How to Help Your Kids Eat Real Food
“My kids are too old.”
“I wish I would’ve started them earlier.”
“My kids would never eat that!”
These are comments that I hear all the time when it comes to kids and real food. And my immediate answer is always the same – they aren’t too old; if you give them a chance, and if you are consistent, it really (pardon the pun) is possible to help your kids eat real food. So today I want to tell you about my story and what worked for me, and give you some tips that should also work for you.
Since the age of 17, I thought I was eating healthfully. I was active, I read magazines such as Shape, Health and Fitness and took their nutritional advice. But it was 7 years ago that I got tuned into a new type of healthy: real food. We’re talking unprocessed, steer clear of preservatives, and focus on foods from nature. It was a new “diet”, in terms of foods that you seek, and I wanted my kids, who were at that time 8, 6, 4 and 1 to reap the benefits that I was. Because as parents, you know, we only want the best for our kids.
When it comes to food, I believe that it is our job to educate and provide options for our kids. I cannot guarantee that my kids will always have adequate servings of fruits and vegetables when they grow up. I don’t know whether they will seek out organic (or frankly if they will be able to afford it, or even if it will be a “thing”), but I believe that it is my responsibility to give them the knowledge so that they can do with it what they please. (In the meantime, I’ll say a few prayers!)
At the time, I was buying Goldfish (whole grain);) and we certainly had food dyes lurking in our foods. But as I got educated, I started implementing changes for the kids. Such as simply not buying the Goldfish. Don’t forget – we make the buying decisions … we do have some control and say. Things went slowly, but with time they changed. For all of us. The 6 of us are proof that tastebuds can change. Your kids (and you!) can also make changes; here are some tips that helped us:
Simply wanting to make a change is a great start. So if you are reading this, you’ve past step one! But I will caution you – if you go into this thinking that changes will happen in a week, in a month, and that by “x time” you will all be fully converted, you may be setting yourself up for failure. What is one change that you can start with? Maybe, like me, you will just choose to not buy a product that you realize is not providing good nutritional value. Maybe you just stop buying the Goldfish. And anything with food dyes. Maybe you choose to swap out your white bread for whole wheat bread. And once you have accomplished that goal, you move on to another change. They don’t all have to happen at once.
Choose your level and don’t feel guilty
Listen up – for whatever reason, there are plenty of things that us parents feel guilty about (and that’s why I love Brene Brown). This should not be one of them. Maybe being 100% unprocessed is not realistic for your family. That’s ok!! Maybe your desired percentage is 80% unprocessed, and 20% flexibility. Like when you go to parties or out to eat – you’re okay with just going with what’s available. Decide what is realistic for you, and know that this may change at various times in your life. It’s all good!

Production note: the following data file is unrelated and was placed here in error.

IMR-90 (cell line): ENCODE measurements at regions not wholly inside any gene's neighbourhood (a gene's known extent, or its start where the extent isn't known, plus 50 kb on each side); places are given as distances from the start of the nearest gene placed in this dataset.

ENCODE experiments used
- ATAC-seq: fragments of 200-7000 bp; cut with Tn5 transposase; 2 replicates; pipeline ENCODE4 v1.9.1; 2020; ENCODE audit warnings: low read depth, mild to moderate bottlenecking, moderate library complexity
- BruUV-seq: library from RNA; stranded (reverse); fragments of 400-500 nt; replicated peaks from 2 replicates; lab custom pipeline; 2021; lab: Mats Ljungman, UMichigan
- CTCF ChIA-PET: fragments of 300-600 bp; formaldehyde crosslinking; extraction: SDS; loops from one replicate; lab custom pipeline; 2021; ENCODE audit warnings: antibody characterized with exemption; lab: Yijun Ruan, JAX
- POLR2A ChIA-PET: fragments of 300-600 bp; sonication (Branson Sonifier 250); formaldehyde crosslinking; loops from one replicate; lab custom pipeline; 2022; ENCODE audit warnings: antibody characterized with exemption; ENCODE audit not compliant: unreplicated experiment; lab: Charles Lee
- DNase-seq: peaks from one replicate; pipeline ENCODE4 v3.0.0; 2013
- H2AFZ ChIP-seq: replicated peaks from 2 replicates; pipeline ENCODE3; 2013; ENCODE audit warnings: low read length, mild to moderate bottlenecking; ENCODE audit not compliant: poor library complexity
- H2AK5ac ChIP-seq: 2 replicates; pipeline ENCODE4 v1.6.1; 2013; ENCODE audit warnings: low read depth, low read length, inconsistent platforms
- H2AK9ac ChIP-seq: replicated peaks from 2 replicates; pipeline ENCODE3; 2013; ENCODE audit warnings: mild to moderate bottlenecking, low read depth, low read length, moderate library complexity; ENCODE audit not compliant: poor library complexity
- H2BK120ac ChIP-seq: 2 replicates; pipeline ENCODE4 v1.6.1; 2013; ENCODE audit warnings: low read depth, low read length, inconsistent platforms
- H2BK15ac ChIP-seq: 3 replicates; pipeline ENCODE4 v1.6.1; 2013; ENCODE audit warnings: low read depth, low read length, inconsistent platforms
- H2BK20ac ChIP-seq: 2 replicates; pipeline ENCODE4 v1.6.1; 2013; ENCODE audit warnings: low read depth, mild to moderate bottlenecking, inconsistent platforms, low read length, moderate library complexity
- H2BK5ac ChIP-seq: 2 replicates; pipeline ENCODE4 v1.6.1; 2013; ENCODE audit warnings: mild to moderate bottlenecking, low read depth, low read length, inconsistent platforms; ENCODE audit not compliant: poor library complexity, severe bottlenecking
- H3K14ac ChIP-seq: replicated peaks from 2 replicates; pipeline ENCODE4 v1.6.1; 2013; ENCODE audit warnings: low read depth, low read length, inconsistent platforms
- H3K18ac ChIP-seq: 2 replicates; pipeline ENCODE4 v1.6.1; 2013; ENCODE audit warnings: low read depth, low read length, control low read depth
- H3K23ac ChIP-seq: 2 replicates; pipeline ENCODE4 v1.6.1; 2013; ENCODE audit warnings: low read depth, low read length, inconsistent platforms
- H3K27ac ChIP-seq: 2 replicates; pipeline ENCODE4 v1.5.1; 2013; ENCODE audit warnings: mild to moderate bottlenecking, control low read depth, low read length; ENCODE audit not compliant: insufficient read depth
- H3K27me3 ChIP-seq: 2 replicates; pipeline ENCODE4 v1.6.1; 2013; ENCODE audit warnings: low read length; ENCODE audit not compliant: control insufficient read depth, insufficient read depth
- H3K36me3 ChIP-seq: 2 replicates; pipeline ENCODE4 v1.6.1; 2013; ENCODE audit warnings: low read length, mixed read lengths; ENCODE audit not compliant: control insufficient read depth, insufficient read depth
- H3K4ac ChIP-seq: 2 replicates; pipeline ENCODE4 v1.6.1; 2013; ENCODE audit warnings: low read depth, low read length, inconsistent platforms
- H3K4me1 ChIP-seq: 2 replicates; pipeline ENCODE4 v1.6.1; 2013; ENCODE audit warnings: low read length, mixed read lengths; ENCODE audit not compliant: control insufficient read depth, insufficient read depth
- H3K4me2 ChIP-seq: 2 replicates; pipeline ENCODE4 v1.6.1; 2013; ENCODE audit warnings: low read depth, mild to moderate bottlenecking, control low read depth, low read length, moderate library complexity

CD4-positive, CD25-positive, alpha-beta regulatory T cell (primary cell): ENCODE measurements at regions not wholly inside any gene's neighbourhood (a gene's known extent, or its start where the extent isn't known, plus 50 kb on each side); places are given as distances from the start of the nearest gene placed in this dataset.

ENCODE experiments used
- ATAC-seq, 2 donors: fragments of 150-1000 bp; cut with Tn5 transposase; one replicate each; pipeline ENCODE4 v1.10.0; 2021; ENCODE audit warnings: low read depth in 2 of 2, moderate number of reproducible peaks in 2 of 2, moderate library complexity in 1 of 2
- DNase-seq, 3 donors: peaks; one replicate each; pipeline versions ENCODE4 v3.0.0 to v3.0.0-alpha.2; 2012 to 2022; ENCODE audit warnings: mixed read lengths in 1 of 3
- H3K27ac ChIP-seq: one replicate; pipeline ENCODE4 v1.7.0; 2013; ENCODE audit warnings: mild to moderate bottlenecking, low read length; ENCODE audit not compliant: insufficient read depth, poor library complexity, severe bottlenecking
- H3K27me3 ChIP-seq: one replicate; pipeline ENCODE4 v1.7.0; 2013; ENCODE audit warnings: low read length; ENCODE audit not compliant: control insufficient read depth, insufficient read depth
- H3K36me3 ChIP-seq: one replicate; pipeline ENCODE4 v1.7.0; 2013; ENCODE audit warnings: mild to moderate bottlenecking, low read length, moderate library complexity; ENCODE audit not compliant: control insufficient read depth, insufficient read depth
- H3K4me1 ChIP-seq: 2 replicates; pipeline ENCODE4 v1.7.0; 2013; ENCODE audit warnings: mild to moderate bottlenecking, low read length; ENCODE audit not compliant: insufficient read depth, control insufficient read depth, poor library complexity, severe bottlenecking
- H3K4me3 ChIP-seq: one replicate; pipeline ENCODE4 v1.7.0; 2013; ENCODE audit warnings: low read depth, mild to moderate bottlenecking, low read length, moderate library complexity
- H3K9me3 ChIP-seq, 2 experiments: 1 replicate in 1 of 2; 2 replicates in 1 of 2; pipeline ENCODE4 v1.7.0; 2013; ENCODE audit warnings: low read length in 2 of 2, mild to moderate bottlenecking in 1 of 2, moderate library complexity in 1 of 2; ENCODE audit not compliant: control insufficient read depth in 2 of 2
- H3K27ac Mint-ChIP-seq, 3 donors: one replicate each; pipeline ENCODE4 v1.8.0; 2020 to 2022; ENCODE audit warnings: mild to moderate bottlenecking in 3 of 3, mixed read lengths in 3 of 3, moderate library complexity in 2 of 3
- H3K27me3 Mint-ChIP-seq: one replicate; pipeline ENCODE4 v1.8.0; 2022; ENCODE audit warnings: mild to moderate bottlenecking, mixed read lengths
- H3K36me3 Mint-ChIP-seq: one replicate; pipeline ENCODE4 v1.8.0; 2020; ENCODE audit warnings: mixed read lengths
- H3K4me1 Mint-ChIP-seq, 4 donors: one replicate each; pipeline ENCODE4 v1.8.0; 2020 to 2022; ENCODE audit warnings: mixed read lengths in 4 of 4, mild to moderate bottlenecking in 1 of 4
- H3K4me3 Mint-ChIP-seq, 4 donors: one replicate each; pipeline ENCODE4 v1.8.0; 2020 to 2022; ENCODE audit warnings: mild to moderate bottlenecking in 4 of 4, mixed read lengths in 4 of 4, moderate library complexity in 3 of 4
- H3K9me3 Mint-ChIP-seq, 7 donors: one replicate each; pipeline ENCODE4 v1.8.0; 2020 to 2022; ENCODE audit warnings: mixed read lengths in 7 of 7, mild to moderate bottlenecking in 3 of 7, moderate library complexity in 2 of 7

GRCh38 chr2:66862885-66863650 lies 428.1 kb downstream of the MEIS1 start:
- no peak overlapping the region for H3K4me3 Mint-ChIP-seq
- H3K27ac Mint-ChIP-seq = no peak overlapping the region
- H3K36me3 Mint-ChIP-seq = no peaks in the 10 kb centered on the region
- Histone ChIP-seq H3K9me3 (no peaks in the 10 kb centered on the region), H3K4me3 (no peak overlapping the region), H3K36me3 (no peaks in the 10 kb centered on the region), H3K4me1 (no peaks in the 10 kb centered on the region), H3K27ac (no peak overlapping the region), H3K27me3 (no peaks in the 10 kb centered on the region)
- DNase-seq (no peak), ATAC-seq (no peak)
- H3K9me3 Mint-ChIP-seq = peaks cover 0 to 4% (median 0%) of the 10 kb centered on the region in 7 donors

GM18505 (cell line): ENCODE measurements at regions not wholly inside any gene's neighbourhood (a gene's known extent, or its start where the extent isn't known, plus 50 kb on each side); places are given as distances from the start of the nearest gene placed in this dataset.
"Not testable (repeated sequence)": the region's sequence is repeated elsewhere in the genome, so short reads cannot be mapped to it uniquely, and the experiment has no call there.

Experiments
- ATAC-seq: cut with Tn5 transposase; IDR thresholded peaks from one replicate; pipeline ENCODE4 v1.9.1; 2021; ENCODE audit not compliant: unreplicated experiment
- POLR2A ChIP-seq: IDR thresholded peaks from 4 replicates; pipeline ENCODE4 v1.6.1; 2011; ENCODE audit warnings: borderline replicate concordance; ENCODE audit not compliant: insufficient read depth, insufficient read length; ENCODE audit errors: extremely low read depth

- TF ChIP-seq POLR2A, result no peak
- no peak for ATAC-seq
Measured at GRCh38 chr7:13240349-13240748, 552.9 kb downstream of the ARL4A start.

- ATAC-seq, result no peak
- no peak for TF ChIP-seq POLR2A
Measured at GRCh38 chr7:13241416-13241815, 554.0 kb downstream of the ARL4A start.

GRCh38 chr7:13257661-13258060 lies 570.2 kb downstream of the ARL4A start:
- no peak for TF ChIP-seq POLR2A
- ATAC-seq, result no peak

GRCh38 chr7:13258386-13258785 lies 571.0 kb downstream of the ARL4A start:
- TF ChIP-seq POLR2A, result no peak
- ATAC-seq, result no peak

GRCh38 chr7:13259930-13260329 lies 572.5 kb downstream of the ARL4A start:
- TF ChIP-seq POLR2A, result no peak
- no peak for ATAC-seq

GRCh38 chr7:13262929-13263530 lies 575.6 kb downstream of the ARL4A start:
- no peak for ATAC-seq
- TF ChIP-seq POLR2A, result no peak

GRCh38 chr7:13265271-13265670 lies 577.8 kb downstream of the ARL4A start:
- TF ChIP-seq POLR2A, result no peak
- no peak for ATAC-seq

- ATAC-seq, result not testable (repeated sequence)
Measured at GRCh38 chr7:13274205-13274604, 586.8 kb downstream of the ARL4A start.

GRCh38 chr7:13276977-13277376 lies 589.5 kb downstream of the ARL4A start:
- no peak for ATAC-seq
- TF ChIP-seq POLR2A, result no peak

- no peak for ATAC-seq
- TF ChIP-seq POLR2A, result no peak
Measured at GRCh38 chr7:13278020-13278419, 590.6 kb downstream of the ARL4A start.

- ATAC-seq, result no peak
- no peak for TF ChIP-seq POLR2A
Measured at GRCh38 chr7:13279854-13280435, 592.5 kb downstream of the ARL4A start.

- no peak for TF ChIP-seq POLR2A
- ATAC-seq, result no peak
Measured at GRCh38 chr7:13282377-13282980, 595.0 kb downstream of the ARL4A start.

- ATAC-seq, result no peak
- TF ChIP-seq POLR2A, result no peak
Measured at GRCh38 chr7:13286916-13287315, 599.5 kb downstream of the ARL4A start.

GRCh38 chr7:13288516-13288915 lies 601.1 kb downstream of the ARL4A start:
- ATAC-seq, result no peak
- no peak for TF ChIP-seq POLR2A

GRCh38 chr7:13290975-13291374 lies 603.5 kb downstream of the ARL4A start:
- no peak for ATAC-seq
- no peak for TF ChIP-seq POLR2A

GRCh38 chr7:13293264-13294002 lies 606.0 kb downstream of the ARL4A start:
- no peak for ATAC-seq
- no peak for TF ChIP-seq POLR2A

Lead by example
You couldn’t possibly expect your kids to choose to snack on whole grain muffins or power balls if they were watching you snack on gummy bears or Doritos. Make it a family affair. Real food looks delicious, too, and having it out, available and having them see you eat it are all going to help your case.
Get them involved
I know you’re probably already familiar with this one, but it really is true. When my kids help make or bake a food, they are proud of their accomplishment and they want to enjoy it. Similarly, get them involved in gardening or the food shopping (have you read this post?) They are a part of this change and they should have input. Let them decide which vegetables to purchase, or what type of salad they fancy. Let them peruse the recipe books for real food recipes that you can make together, or at least which they can request that you prepare. Some nights I’ll do a salad bar or a sweet potato bar and my kids love having to have a choice. Help them learn to cook; give them the skill that will last a lifetime.
Don’t give up
If 5 years ago you would’ve told me that my (sniff-sniff) almost 13 year-old would not be eating her beloved white bread and bagels and that my kids actually would finally be turned off by Jif (referenced in my story here), I would’ve never believed it. Are they perfect? Not in ANY sense of the imagination. But have all of our choices improved? And do they have a better understanding of why? Absolutely. Will they always choose real food? I’m not sure. But for today, I’m doing my best with it and for that I am thankful.
Be proud of your accomplishments along the way, no matter how small they may seem. They are all a great step in the right direction.